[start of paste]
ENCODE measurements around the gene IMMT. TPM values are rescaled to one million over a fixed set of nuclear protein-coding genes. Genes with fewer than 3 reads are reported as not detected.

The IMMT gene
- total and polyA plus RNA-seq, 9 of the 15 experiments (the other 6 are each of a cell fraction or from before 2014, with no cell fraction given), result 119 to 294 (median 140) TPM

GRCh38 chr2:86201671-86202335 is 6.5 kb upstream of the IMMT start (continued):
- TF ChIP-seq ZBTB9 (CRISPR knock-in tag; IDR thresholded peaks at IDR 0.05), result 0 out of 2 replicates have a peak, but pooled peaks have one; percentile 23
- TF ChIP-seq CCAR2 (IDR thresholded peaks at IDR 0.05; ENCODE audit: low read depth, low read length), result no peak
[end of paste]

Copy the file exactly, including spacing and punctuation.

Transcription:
ENCODE measurements around the gene IMMT. TPM values are rescaled to one million over a fixed set of nuclear protein-coding genes. Genes with fewer than 3 reads are reported as not detected.

The IMMT gene
- total and polyA plus RNA-seq, 9 of the 15 experiments (the other 6 are each of a cell fraction or from before 2014, with no cell fraction given), result 119 to 294 (median 140) TPM

GRCh38 chr2:86201671-86202335 is 6.5 kb upstream of the IMMT start (continued):
- TF ChIP-seq ZBTB9 (CRISPR knock-in tag; IDR thresholded peaks at IDR 0.05), result 0 out of 2 replicates have a peak, but pooled peaks have one; percentile 23
- TF ChIP-seq CCAR2 (IDR thresholded peaks at IDR 0.05; ENCODE audit: low read depth, low read length), result no peak